The Adventures by Disney sailings will also feature movies, karaoke and daily biking trips for younger passengers, as well as family-friendly excursions such as a horse show at the Lazar Equestrian Park in Hungary and a private marionette performance and strudel-making demonstration at the Schonbrunn Palace in Austria.

Other river-cruise newbies are looking to introduce demographics into the arena as well, including Canadian tour operator G Adventures, which is hoping to get millennials onboard. G Adventures is introducing river cruises on the Mekong and Ganges rivers and on the canals of France’s Burgundy region in 2016, in addition to its existing Peruvian Amazon cruises. The line’s goal is to make what has traditionally been a higher-end travel product more accessible to younger, less- affluent clients.

Exotic river lust

Uniworld’s much-anticipated Ganges River program in India officially sets sail in January, when the company begins chartering Haimark’s new luxury cruiser, the 56-passenger Ganges Voyager II. Uniworld’s new Ganges program promises to bring luxury amenities and services to India’s most notorious inland water route, which is quickly becoming the next river- cruising hot spot.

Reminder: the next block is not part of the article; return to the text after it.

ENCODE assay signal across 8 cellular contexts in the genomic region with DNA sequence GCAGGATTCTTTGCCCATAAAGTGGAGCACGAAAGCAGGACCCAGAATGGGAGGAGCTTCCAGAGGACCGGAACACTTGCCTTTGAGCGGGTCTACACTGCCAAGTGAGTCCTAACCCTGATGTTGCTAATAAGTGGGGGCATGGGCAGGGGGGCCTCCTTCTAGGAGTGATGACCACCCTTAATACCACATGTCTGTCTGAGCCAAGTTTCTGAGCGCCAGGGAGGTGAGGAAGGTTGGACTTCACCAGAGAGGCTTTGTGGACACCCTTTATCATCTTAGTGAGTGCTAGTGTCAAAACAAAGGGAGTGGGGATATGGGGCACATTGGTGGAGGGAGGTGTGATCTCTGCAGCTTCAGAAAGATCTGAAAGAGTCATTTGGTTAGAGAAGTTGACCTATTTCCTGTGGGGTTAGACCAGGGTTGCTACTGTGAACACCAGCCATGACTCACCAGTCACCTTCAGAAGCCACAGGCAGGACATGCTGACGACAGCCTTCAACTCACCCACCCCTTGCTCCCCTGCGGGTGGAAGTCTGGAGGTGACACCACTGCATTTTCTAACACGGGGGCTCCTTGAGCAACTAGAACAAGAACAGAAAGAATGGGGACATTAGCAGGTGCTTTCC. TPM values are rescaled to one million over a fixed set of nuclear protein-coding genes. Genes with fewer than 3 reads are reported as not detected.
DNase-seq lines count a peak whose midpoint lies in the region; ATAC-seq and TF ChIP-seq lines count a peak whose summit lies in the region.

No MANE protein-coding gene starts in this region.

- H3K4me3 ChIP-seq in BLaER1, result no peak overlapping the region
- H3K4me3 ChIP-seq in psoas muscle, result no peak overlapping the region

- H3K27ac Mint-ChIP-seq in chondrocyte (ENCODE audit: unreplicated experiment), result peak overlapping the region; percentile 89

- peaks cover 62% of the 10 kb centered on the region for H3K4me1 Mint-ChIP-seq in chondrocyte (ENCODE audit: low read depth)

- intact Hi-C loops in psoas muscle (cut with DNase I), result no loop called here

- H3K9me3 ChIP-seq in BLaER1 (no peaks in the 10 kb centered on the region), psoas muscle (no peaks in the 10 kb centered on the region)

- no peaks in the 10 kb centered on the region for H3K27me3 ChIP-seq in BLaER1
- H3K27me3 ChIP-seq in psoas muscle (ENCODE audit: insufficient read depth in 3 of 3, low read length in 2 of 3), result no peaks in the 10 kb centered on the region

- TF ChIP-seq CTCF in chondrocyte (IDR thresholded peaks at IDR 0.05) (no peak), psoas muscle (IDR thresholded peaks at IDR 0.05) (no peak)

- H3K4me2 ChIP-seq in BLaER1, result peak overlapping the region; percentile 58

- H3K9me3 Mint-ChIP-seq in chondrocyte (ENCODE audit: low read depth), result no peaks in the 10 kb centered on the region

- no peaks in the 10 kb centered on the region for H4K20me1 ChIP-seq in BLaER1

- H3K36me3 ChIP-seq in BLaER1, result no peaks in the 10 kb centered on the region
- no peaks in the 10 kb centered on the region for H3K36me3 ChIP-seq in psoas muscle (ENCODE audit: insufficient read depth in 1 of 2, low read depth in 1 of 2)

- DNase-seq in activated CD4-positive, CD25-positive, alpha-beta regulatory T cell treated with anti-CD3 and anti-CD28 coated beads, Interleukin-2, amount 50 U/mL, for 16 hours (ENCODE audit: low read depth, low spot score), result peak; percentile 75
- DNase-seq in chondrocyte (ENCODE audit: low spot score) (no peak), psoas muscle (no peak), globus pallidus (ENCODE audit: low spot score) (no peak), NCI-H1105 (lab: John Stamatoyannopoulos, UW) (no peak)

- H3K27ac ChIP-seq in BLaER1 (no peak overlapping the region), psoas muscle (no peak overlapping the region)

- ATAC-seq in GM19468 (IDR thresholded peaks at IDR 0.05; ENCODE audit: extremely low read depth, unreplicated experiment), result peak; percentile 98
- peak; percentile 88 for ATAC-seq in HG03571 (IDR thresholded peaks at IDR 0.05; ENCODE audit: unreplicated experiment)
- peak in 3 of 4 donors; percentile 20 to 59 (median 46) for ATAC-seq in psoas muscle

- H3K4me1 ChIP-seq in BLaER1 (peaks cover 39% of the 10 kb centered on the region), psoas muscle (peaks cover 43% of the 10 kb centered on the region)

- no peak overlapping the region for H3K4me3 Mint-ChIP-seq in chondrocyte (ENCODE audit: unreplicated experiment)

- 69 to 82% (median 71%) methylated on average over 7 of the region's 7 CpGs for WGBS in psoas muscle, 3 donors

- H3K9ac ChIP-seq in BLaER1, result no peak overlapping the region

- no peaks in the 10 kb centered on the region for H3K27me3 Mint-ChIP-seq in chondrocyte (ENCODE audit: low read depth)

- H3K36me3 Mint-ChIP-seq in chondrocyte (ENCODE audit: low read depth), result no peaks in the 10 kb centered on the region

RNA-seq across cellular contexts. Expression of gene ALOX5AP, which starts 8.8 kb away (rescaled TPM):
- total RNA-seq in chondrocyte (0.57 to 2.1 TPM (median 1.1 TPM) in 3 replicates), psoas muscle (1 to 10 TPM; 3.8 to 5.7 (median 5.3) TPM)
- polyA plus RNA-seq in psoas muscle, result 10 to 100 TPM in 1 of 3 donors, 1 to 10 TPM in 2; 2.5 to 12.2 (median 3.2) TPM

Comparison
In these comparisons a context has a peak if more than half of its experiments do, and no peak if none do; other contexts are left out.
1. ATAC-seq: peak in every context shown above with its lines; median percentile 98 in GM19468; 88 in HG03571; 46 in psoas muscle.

Exotic river buffs will be happy to note that next year will also see continued development in Southeast Asia, where Pandaw River Expeditions is launching new and uncharted river routes, the latest being a 2016 sailing that travels the length of the Mekong River all the way from Thailand through Myanmar and Laos and into China, the first time the company will be offering a sailing that goes into China.

Scenic and Emerald Waterways also are adding capacity on the popular Mekong River in Vietnam and Cambodia next year.

Ongoing growth in Europe, U.S.

It wouldn’t be river cruising if there were not a continued influx of ships on next year’s agenda, namely on the always-popular European streams. The world’s largest river-cruise line, Viking River Cruises, will add six newbuilds, for a total of 52 ships in five years. Amawaterways, Avalon Waterways, Tauck and Scenic are each christening two new vessels in Europe next year, and four-star tenderfoot Emerald Waterways is adding a fifth ship in Europe.

French river-cruise line CroisiEurope is celebrating 40 years in business next year as it continues to make more noise in the U.S. market with updated ships meant to meet U.S. standards, and the company will unveil its second European paddlewheeler (a unique concept for sailing shallower waters) on the Elbe River in spring.

Another paddlewheeler, American Cruise Lines’ newest U.S.-based vessel, will launch in early 2016, marking the third Mississippi paddlewheeler that the line has built from the ground up. It joins the American Eagle, which launched in April, and the Queen of the Mississippi, which set sail in 2012.